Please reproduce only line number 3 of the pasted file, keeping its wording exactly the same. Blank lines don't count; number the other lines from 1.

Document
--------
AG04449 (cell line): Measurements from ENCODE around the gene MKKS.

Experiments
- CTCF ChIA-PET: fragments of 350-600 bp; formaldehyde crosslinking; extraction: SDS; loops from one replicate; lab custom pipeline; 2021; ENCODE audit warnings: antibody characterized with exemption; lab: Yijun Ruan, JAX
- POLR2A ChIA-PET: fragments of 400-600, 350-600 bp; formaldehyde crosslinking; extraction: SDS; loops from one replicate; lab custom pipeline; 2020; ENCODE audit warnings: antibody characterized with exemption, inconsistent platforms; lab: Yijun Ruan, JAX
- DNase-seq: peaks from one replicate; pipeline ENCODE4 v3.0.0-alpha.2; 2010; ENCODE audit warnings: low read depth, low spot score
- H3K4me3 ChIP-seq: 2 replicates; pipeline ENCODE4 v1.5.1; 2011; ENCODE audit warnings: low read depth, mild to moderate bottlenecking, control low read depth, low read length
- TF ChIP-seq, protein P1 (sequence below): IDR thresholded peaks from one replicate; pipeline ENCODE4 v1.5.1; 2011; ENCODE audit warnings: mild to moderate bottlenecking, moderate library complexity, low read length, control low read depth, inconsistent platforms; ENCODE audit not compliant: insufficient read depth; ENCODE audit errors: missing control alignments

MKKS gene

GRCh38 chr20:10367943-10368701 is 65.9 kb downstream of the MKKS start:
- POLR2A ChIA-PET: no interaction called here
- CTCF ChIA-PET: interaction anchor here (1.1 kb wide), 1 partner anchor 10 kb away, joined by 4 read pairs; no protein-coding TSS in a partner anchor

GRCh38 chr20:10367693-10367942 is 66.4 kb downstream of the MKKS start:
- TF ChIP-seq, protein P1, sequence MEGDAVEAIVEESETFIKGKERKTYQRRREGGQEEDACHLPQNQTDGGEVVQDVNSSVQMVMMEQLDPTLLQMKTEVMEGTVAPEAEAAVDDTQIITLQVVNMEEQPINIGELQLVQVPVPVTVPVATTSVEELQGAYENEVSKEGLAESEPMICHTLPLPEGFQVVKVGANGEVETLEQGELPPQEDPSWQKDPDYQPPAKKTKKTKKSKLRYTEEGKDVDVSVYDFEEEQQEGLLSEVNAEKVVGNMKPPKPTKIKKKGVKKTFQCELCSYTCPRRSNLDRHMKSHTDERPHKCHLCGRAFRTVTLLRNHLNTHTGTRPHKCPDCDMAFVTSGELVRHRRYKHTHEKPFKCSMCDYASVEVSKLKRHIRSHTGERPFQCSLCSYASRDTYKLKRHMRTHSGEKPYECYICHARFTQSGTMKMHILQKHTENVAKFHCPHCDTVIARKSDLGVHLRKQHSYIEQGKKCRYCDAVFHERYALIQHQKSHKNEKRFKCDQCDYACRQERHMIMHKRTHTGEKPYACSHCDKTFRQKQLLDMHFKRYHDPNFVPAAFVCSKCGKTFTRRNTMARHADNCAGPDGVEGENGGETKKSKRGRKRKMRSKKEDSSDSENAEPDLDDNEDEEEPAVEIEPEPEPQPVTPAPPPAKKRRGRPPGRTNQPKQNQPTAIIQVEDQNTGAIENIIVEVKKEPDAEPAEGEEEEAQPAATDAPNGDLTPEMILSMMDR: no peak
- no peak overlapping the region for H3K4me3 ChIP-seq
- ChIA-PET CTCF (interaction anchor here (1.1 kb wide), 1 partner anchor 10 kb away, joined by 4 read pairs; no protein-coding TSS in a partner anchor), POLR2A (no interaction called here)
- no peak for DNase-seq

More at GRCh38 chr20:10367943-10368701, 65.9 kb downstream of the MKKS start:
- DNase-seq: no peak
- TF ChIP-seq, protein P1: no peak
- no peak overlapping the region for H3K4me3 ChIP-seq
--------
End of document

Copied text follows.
- CTCF ChIA-PET: fragments of 350-600 bp; formaldehyde crosslinking; extraction: SDS; loops from one replicate; lab custom pipeline; 2021; ENCODE audit warnings: antibody characterized with exemption; lab: Yijun Ruan, JAX